Labrador retrievers are less vulnerable than golden retrievers to the long-term health effects of neutering, according to a study by researchers.
But lead investigator Benjamin Hart, a professor emeritus in the School of Veterinary Medicine, said the data showed the incidence rates of both joint disorders and cancers at various neuter ages were much more pronounced in golden retrievers than in Labrador retrievers.
He said the findings offered insights for researchers in both human and veterinary medicine and were also important for breeders and dog owners contemplating when, and if, to neuter their dogs.
This new comparison of the two breeds was prompted by the research team’s earlier study, reported in February 2013, which found a marked increase in the incidence of two joint disorders and three cancers in golden retrievers that had been neutered.
The golden retriever and the Labrador retriever were selected for the study because both are popular breeds that have been widely accepted as family pets and service dogs. The two breeds also are similar in body size, conformation and behavioral characteristics.
The study was based on 13 years of health records from the UC Davis School of Veterinary Medicine for neutered and non-neutered male and female Labrador retrievers and golden retrievers between the ages of 12 months and eight years. These records included 1,015 golden retriever cases and 1,500 Labrador retriever.
The researchers compared the two breeds according to the incidence of three cancers – lymphosarcoma, hemangiosarcoma and mast cell tumour. They also calculated the incidence for each breed of three joint disorders – hip dysplasia, cranial cruciate ligament tear and elbow dysplasia.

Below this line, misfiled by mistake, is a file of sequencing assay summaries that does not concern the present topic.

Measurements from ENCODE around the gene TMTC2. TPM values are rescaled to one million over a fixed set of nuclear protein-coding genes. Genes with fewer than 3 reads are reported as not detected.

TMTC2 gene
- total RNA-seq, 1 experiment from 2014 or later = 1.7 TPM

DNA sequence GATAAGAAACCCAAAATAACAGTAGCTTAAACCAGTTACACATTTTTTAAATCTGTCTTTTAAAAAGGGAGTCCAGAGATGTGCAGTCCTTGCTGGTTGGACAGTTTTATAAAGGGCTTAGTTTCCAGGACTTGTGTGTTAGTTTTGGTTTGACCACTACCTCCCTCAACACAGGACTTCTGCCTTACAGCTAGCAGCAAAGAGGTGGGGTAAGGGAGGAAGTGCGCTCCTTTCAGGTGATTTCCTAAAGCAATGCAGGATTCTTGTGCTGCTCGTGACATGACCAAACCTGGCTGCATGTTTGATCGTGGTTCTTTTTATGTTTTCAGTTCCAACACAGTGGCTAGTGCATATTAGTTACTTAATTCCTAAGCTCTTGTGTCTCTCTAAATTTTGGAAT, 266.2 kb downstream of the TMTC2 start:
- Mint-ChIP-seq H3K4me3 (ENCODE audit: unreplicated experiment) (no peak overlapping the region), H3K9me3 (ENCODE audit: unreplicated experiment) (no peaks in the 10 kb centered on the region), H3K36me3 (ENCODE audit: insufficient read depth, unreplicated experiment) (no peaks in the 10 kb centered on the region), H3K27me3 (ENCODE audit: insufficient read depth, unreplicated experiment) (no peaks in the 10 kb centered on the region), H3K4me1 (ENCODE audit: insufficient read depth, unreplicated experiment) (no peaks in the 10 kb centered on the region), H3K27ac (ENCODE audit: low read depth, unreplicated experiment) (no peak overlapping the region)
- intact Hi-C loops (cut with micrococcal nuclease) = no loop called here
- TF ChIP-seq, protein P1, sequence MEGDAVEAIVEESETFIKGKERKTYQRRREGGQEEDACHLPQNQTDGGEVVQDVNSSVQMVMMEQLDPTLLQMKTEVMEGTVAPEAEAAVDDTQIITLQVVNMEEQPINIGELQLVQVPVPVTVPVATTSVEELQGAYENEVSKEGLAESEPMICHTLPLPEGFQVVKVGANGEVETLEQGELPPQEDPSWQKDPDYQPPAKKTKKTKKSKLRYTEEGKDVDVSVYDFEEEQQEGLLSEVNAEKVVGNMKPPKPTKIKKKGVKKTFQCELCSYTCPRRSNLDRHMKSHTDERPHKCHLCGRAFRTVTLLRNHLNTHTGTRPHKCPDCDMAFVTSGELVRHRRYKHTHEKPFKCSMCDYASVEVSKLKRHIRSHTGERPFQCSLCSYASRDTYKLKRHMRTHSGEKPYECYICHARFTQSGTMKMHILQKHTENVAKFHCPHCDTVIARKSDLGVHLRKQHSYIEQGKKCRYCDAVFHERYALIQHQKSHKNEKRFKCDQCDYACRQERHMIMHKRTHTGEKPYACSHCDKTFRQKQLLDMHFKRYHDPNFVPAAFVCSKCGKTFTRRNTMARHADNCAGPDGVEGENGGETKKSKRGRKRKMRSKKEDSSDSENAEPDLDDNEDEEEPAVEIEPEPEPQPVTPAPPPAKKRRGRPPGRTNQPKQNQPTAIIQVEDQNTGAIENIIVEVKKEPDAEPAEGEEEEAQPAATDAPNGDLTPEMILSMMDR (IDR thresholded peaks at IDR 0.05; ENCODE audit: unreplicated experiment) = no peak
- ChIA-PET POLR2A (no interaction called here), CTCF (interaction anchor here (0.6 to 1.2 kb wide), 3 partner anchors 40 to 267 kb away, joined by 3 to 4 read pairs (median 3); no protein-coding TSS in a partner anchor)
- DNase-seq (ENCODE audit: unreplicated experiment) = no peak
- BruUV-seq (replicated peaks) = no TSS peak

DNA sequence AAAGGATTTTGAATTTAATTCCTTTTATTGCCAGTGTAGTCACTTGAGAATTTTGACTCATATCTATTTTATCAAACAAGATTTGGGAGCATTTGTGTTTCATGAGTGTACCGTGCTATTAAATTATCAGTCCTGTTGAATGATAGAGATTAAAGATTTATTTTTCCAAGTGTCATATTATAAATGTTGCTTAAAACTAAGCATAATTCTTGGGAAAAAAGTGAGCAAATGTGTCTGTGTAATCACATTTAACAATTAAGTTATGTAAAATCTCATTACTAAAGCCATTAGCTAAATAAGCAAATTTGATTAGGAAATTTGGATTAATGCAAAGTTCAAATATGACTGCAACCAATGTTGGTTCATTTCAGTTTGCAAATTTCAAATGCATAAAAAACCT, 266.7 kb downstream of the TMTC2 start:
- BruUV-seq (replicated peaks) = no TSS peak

The team noted whether the dogs had been neutered before the age of six months, between six and 11 months, between 12 and 24 months or between two and nine years of age.
Researchers found non-neutered males and females of both breeds experienced a 5% rate of one or more joint disorders. Neutering before the age of six months was associated with doubling the rate to 10% in Labrador retrievers.
In golden retrievers the impact of neutering appeared to be much more severe. Neutering before the age of six months in golden retrievers increased the incidence of joint disorders to what Prof Hart called an “alarming” four to five times that of non-neutered dogs of the same breed.
Male golden retrievers experienced the greatest increase in joint disorders in the form of hip dysplasia and cranial cruciate ligament tear, while the increase for Labrador males occurred in the form of cranial cruciate ligament tear and elbow dysplasia.
“The effects of neutering during the first year of a dog’s life, especially in larger breeds, undoubtedly reflects the vulnerability of their joints to the delayed closure of long bone growth plates, when neutering removes the gonadal, or sex, hormones,” Prof Hart said.
The data also revealed important differences between the breeds in occurrence of cancers. In non-neutered dogs of both breeds, incidence of one or more cancers ranged from 3% to 5%, except in male golden retrievers, where cancer occurred at an 11% rate.
Neutering appeared to have little effect on the cancer rate of male golden retrievers. However, in female golden retrievers, neutering at any point beyond six months elevated the risk of one or more cancers to three to four times the level of non-neutered females. Neutering in female Labradors increased the cancer incidence rate only slightly.
“The striking effect of neutering in female golden retrievers, compared to male and female Labradors and male goldens, suggests that in female goldens the sex hormones have a protective effect against cancers throughout most of the dog’s life,” Prof Hart said.
The study results are available in the open access journal PLOS ONE.